He went on to argue that the crimes against humanity were of such gravity that a case should in his judgment be taken to the International Criminal Court. Can the Minister tell us whether this has been considered with like-minded partners in the international community?

As the register of interests makes clear, I am a trustee of the BBC with a special interest in the World Service, where, indeed, I worked for seven years. In September 2015, the director-general, Tony Hall, declared that the BBC wished to reach out to ordinary Koreans through a new daily news programme via shortwave radio. The director-general wrote about this to the Chancellor on January 5 this year, outlining plans for a Korean service, among other World Service projects. There will also be an online presence. I am delighted that in a letter on 8 January, the Chancellor, George Osborne, agreed to provide £85 million of new funding for the World Service through a grant from the Foreign and Commonwealth Office. In due course, a proposal to establish a Korean service will be placed before the Foreign Secretary, whose approval is needed for the launch of any new language services. Such funding from the Government is imperative for the establishment and continuation of the new service. Some will inevitably question its impact on North Korea, although I am sure that it will gain attention in South Korea as well as the diaspora. However, there is growing evidence that North Koreans, especially those who have worked and lived in China—and hundreds of thousands have—have access to devices that would enable access.

The regime itself has recently allowed the French news agency Agence France-Presse, as well as Associated Press, to open news bureaux in North Korea. In due course I look forward to a BBC Korean service making its contribution to the improvement of human rights and security on the Korean peninsula that we all wish to see.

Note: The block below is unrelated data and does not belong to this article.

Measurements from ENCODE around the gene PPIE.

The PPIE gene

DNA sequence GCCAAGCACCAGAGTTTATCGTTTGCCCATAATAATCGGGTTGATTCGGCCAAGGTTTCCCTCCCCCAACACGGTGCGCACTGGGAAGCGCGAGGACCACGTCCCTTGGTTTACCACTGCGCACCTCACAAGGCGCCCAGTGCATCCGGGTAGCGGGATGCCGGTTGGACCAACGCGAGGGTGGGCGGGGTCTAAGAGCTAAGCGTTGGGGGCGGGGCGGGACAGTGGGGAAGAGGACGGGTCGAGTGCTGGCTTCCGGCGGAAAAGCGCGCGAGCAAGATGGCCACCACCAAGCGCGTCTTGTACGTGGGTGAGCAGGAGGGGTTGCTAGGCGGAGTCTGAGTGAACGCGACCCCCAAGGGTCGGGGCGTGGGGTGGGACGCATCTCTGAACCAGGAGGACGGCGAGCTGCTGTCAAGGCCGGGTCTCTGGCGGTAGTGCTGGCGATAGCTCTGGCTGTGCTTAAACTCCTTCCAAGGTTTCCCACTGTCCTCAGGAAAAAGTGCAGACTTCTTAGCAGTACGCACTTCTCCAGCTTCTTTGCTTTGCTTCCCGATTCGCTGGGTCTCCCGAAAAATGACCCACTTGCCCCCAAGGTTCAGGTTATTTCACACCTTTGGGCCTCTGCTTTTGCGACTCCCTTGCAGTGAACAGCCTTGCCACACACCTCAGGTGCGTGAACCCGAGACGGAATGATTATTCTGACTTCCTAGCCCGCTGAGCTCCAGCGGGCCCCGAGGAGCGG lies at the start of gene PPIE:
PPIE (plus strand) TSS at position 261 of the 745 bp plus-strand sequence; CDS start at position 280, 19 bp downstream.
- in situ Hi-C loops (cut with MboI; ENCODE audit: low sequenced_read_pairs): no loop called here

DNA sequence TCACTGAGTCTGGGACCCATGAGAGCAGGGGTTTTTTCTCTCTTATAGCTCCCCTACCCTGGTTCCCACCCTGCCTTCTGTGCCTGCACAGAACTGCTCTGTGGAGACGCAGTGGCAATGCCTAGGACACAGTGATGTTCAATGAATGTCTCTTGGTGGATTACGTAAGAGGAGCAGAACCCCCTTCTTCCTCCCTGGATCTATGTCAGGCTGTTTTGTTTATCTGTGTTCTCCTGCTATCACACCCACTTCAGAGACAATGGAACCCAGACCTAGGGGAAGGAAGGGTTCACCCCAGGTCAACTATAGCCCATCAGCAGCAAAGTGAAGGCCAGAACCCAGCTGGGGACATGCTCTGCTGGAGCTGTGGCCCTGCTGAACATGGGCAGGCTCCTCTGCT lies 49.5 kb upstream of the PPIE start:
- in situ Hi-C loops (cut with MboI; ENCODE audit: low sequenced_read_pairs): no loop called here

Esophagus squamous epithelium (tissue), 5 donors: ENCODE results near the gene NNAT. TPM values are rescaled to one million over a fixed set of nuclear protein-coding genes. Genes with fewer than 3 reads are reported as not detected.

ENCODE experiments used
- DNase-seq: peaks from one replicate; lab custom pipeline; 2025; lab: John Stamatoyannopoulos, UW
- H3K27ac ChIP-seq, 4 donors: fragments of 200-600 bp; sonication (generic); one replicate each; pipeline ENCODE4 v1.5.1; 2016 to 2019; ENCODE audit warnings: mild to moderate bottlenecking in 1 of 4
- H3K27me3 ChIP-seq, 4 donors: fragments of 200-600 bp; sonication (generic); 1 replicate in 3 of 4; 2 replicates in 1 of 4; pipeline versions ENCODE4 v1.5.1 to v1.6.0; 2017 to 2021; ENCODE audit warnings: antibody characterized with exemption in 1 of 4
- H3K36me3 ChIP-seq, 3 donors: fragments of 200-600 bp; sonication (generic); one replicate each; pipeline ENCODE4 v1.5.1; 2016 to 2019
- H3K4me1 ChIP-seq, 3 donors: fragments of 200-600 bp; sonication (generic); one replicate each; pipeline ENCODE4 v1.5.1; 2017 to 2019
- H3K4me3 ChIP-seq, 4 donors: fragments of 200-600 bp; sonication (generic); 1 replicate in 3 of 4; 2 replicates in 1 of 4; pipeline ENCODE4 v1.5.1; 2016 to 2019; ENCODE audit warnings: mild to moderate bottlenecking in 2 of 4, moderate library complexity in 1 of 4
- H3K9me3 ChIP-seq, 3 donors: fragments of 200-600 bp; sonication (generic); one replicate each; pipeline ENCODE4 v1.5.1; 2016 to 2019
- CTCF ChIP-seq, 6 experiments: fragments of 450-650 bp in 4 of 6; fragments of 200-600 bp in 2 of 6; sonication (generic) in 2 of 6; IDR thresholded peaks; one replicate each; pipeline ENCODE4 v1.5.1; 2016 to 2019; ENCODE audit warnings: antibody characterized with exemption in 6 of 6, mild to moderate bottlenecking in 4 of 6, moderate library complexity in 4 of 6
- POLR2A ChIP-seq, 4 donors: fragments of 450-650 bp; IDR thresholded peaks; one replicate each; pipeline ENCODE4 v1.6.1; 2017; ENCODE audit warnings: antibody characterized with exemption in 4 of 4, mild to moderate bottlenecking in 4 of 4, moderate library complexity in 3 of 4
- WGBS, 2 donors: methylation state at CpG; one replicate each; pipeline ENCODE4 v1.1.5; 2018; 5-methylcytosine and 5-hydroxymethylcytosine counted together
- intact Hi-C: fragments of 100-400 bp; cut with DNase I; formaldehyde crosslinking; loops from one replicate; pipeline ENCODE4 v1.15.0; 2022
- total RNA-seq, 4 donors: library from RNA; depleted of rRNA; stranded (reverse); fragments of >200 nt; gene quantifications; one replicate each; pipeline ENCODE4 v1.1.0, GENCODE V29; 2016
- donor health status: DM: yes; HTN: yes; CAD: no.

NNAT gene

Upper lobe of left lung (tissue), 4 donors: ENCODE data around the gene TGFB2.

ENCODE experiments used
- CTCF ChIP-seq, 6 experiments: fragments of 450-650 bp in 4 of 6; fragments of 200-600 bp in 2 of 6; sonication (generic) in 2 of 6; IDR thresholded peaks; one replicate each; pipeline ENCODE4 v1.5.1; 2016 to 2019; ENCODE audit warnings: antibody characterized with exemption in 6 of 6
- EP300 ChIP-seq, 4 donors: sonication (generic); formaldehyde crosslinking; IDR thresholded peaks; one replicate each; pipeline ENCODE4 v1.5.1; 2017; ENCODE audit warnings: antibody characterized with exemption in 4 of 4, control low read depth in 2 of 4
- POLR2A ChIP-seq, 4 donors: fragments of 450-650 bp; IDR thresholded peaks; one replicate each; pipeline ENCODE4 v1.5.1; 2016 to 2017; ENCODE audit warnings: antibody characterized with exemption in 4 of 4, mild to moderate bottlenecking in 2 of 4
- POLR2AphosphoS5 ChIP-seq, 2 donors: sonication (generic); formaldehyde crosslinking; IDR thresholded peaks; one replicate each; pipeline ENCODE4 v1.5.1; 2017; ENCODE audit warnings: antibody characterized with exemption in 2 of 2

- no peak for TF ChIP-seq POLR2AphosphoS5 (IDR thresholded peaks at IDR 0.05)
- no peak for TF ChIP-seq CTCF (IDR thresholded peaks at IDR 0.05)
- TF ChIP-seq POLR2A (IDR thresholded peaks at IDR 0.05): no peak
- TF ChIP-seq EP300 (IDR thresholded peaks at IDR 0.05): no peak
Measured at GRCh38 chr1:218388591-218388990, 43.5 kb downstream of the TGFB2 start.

My Lords, I, too, thank the noble Lord, Lord Alton, for initiating today’s debate and enabling us to focus on a country with probably the worst human rights situation in the world, with summary executions, arbitrary detentions, abductions and disappearances—a country where the tools of the state include forced labour, prison camps, torture and rape. Such flagrant human rights violations cannot go unchallenged.

Shortly after it detonated its fourth nuclear test, North Korean state media issued a lengthy statement justifying the explosion. Their primary grievance justifying it was the 2014 UN commission of inquiry report that accused the regime of grave, systematic human rights abuses against its own people. In the opinion of the North Korean leadership, the United Nations report was nothing more than a,

“conspiratorial human rights racket against the DPRK”—

the Democratic People’s Republic of Korea. The official North Korean rebuttal ran to 50,000 words and claimed that the,

“popular masses enjoy genuine human rights”,

and accused the West of pursuing a “false and reactionary” agenda designed to interfere with national sovereignty.

The DPRK has always been extremely sensitive about its human rights record. The fact that it focused on this issue, after such a significant military provocation, shows how central the issues have become to its battle against the world. It may be that, by bringing the diplomatic spotlight back on to itself, North Korea is hoping to prompt the international community, particularly the US, to negotiate. I have no doubt that it would like to see an end to the state of war and international sanctions, which, whether or not it admits it publicly, have led to huge deprivation and extreme poverty in the country.

The Foreign Secretary, Philip Hammond, quickly issued a Statement strongly condemning the nuclear test as,

“a grave breach of UN Security Council resolutions”.

Of course, as we have heard, the UN Security Council’s swift condemnation following its emergency meeting on 6 January indicated that there should be a robust response, including immediate work on “further significant measures” in a new Security Council resolution. I ask the Minister: what does she believe those “significant measures” should be, and when does she expect the new resolution to be considered?